Will AMD Buy ATI?
No. Why? They have no money, and any money they do have is going to have to go into their next fab. It’s hard to beg for subsidies from German governments to redo fabs (see below) when you’re spending your money buying other big companies.
Nor is their share price isn’t so high that they could issue relatively few additional shares to buy ATI. Indeed, AMD’s stock price has dropped 25% in the last three months, which means they’d have to issue a lot more shares to buy ATI.
Nor is there any pressing need to buy ATI? Intel does video, too? Intel’s been doing video an awfully long time. They’ve been doing motherboards, too, does that mean AMD has to buy Asus all of a sudden?
The only way AMD might seriously consider buying ATI is if Intel decided that they were going to make a big move on the video front: a superintegrated video system or some sort of CPU-GPU hybrid and bought one of the big graphics card companies. There’s no signs Intel wants to do anything like that, though there might be on AMD’s end (see below).
Even if this came up out of the blue, I suspect AMD would be quite reluctant to buy a video card company, simply because it would be a considerable distraction at a time when they need to be very, very focused on their core business.
What About This New Fab?
Not new, refurbished. They’re going to reequip good old Fab 30 and give it a new name. I suppose that will cut the cost somewhat, and retain the current jobs at Fab 30 (when AMD got the subsidies for Fab 30, they agreed that Fab 30 would provide X number of jobs until 2008).
What hasn’t been mentioned so far is how much the state and national German governments are ponying up for this; the political environment is probably a little less friendly than it was when Fab 30/36 was financed.
Presumably, this will be a 45nm fab.
Sure looks like a warmed over Opteron platform aimed at those with more money than sense to me.
You can read the story here but it boils down to:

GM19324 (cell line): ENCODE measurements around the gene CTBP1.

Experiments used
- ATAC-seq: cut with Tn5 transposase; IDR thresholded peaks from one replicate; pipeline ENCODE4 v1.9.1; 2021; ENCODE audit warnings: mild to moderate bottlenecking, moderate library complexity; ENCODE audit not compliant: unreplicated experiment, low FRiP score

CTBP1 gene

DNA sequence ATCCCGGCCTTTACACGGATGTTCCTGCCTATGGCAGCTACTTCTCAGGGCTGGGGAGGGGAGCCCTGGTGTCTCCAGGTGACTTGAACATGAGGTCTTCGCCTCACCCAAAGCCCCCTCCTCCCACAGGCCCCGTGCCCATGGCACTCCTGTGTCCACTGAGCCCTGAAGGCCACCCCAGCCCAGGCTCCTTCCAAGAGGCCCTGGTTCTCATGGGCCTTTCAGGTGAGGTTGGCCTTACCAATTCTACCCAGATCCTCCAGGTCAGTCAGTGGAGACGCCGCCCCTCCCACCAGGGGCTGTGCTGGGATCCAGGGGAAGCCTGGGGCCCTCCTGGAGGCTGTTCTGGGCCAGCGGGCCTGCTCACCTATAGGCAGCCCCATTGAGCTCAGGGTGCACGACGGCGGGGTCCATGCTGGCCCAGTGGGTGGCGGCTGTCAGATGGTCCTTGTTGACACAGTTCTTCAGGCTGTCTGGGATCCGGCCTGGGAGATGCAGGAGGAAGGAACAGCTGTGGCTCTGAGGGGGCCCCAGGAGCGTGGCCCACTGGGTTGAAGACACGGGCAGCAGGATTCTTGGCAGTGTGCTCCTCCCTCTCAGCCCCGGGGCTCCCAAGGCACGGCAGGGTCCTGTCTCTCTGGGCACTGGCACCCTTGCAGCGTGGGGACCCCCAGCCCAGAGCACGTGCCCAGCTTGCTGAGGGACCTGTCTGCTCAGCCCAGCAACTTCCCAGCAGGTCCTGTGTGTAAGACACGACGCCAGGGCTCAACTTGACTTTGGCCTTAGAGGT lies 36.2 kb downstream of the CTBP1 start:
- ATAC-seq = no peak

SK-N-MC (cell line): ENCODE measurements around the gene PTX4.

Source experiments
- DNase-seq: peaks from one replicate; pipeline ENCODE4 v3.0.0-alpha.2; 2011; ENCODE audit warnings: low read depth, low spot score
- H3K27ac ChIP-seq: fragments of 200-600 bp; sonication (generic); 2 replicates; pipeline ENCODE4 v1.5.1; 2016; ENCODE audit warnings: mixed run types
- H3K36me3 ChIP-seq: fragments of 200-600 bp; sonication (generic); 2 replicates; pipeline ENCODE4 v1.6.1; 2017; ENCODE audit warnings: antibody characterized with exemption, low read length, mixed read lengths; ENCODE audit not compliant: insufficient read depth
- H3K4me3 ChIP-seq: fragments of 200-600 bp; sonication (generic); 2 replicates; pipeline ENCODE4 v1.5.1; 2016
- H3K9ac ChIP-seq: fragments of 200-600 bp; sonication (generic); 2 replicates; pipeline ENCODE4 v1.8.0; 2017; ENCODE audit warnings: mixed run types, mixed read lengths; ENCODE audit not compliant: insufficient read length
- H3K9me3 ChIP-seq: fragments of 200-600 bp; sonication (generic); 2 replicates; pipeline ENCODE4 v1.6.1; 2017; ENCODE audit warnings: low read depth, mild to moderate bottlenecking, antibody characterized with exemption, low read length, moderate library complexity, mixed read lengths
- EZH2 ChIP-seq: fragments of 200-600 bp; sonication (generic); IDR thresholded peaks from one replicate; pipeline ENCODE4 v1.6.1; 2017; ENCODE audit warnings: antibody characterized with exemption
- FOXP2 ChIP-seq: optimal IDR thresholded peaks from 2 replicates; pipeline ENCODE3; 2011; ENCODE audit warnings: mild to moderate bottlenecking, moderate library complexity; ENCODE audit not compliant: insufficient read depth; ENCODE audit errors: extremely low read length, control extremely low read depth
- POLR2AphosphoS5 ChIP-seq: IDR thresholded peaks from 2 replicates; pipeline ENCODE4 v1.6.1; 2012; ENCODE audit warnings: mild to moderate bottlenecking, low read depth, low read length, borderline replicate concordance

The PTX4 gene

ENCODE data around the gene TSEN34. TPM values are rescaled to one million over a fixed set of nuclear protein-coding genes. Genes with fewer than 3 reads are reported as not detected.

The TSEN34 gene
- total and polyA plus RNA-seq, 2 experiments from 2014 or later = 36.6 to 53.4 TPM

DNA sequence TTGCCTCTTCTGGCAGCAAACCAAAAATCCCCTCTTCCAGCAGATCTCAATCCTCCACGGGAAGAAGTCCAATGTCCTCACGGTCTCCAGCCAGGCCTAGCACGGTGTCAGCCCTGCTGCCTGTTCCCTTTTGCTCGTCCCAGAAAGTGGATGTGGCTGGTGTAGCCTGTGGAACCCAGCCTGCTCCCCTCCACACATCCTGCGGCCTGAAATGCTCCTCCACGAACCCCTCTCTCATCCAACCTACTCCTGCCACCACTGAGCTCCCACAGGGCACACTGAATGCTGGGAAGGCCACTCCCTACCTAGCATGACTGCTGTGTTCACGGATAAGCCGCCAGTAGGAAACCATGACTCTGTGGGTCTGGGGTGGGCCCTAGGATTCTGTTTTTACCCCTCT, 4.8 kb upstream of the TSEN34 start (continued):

Accelerator here, accelerator there, accelerator, accelerator anywhere. Literally, anywhere from a PCIe card to the chipset to a CPU package to a CPU core.
Now this could well be a great thing for specialized computers, but, outside of a PCI-E accelerator or maybe a co-processor socket, this is not going to come to a desktop near you. Why? Just how are you going to mass-produce these things?
If twenty companies come up with something that can fit inside a chipset, or within a CPU package, or a CPU core, what’s AMD going to do? Design twenty different CPUs, or chipsets, and run twenty different CPU batches? Yes, they could do that, but do you realize how expensive that is? Sure, if paying thousands of dollars for a specialized chip is no big deal for your computing project, that’s not a problem, but only there.
So, for the desktop, I’m afraid any “accelerator” technology is going to be 95% PCI-E cards and 5% CPU socket, but even that could prove to be a very good thing.
Why? It could create a need for non-video big PCI-E (or maybe something new) slots. We’ve pointed out that technologies like the iRAM were grossly bottlenecked by the speed of the PCI bus, and noted that a 1X PCI-E slot wasn’t exactly a solution.
Accelerator cards will probably need at least a multilane PCI-E slot to perform well, too. What might be even better down the road would be if AMD could somehow take a Hypertransport 3 link and bring that to expansion cards augmenting/replacing PCI-E.
That seems to
be the direction they want to go: linking everything up with hyperfast connections. A big part of the advantage Opterons have over Xeons is Hypertransport, and it looks like AMD wants to beat Intel over the head with that advantage any which way they can and solidify the market share they’ve gained the last year.
Eventually, though, that idea will move towards the desktop, though probably not until towards the end of the decade.